Conclusions: Positivity rates and seroconversion of SARS-CoV-2 antibodies vary depending on the assay kits, disease severity, and antigen target. This study contributes to a better understanding of antibody response in symptomatic COVID-19 patients using currently available assays.
Keywords: SARS-CoV-2 antibody, Immunoassays, Neutralizing antibody, Seroconversion, Correlation, Disease severity, Positive percent agreement
Coronavirus disease 2019 (COVID-19) caused by severe acute respiratory syndrome coronavirus 2 (SARS-CoV-2) has become a global pandemic with continued transmission [1, 2]. Since there are currently no effective treatments for COVID-19, considerable efforts are focused on developing vaccines and therapeutic drugs . However, the dynamics of humoral immune responses of COVID-19 patients using different serological assay platforms are largely unclear.
A wide range of SARS-CoV-2 binding antibody assays have been developed with different antigen targets and assay formats . These assays can detect either isotype-specific antibodies (IgG, IgA, IgM) or total antibodies based on different assay principles such as chemiluminescent immunoassay (CLIA), enzyme immunoassay (EIA), lateral flow immunoassay (LFIA), and microsphere-based antibody assay. Most of these assays mainly target either spike (S) protein (the most exposed viral protein) or its receptor-binding domain (RBD), or nucleocapsid (N) protein, which is abundantly expressed. Although the performance and clinical utility of different binding antibody assays continue to be identified, the currently available assays show variable performance, and data on the early immune response and seroconversion are insufficient [4–6]. Many questions have also been raised about the index value of antibody assays for COVID-19 monitoring.
There is great interest in identifying SARS-CoV-2 neutralizing antibodies for measuring immune status and assessing vaccine responses. Neutralizing antibodies against both the viral S and N proteins have been found in COVID-19 patients, pointing to the potential value of SARS-CoV-2 binding antibody assays as a surrogate for neutralizing titers [7–9]. A SARS-CoV-2 surrogate virus neutralization test (sVNT) (GenScript Inc., Leiden, the Netherlands) is available for detecting neutralizing antibodies that block the interaction between angiotensin-converting enzyme 2 (ACE2) receptor protein and the RBD. However, limited data are available correlating the results of commercial assays with the presence of neutralizing antibodies detected by the sVNT.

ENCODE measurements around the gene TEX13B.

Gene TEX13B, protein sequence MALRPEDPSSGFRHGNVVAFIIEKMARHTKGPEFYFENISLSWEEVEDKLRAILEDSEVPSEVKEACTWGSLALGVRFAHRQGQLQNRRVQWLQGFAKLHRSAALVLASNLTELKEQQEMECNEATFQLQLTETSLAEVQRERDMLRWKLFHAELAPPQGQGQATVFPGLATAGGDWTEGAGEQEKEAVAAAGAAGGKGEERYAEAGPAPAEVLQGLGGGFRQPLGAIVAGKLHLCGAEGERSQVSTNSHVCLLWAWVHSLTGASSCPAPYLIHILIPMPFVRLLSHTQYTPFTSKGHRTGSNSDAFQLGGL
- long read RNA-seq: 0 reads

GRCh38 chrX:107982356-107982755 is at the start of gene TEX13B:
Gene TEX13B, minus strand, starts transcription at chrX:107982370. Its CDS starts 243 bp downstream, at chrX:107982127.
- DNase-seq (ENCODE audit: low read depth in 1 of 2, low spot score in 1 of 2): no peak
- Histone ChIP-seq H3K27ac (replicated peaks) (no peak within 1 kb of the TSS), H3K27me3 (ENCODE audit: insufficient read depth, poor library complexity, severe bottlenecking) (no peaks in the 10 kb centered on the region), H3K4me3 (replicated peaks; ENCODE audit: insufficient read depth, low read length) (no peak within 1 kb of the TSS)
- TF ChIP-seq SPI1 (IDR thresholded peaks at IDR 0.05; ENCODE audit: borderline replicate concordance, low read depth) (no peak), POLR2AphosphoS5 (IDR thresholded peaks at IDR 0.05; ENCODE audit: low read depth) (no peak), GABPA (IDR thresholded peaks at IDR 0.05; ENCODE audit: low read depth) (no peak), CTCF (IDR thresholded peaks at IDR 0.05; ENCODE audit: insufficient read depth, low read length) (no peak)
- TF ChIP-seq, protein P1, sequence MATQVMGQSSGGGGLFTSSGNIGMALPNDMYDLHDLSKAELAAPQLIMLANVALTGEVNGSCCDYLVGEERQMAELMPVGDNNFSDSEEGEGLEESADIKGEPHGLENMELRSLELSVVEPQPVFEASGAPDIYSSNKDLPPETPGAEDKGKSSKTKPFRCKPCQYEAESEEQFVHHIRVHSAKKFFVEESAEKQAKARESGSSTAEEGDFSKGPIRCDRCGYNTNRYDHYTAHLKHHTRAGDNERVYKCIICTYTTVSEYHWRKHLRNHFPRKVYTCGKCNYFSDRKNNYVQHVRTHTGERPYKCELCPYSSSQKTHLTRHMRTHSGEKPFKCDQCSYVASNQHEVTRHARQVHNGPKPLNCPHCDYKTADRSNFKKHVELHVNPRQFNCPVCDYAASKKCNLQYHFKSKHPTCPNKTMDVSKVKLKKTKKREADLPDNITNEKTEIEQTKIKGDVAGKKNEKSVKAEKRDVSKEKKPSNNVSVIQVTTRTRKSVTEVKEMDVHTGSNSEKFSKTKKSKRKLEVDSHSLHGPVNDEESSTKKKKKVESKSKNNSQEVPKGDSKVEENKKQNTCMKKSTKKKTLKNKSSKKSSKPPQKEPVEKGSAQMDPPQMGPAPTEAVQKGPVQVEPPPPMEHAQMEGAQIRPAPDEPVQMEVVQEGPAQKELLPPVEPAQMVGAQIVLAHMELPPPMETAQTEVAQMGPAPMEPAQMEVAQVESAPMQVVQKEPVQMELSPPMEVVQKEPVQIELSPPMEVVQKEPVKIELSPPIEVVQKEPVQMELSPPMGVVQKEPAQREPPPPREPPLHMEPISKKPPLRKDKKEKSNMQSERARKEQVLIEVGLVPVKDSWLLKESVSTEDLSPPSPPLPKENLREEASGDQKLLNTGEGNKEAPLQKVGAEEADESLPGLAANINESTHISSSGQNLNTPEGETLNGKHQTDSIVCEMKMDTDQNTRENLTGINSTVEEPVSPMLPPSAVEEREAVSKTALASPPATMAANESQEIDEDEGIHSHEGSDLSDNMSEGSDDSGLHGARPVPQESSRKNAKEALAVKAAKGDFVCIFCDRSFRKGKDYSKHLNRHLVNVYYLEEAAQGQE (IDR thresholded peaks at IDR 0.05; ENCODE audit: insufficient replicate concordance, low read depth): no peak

We compared the serological characteristics and seroconversion ability in serial serum samples from COVID-19 patients using 12 commercial antibody assays: three automated, high-throughput CLIAs [SARS-CoV-2 IgG assay (Abbott, Chicago, IL, USA), Elecsys Anti-SARS-CoV-2 assay (Roche, Basel, Switzerland), and SARS-CoV-2 Total assay (Siemens, Munich, Germany)]; three EIAs [COVID-19 ELISA IgM+IgA and COVID-19 ELISA IgG (Vircell Microbiologists, Granada, Spain), anti-SARS-COV-2 ELISA (IgA) and anti-SARS-COV-2 ELISA (IgG) (Euroimmun AG, Lübeck, Germany), and Platelia SARS-CoV-2 Total Ab (BioRad Laboratories, Hercules, CA, USA)]; five LFIAs [ichroma COVID-19 Ab (Boditech Med Inc., Gangwon-do, Korea), STANDARD Q COVID-19 IgM/IgG Combo assay (SD Biosensor Inc., Gyeonggi-do, Korea), PCL COVID-19 IgG/IgM Rapid Gold (PCL Inc., Seoul, Korea), SGTi-flex COVID-19 IgM/IgG (Sugentech Inc., Daejeon, Korea), and Biocredit COVID-19 IgG+IgM Duo (Rapigen Inc., Gyeonggi-do, Korea)]; and one SARS-CoV-2 sVNT (GenScript Inc., Piscataway, NJ, USA). To our knowledge, this is the first study to compare 12 SARS-CoV-2 antibody assays using various assay platforms for assessing the early antibody response, seroconversion, neutralizing capacity, and association with disease severity during the early infection period in COVID-19 patients.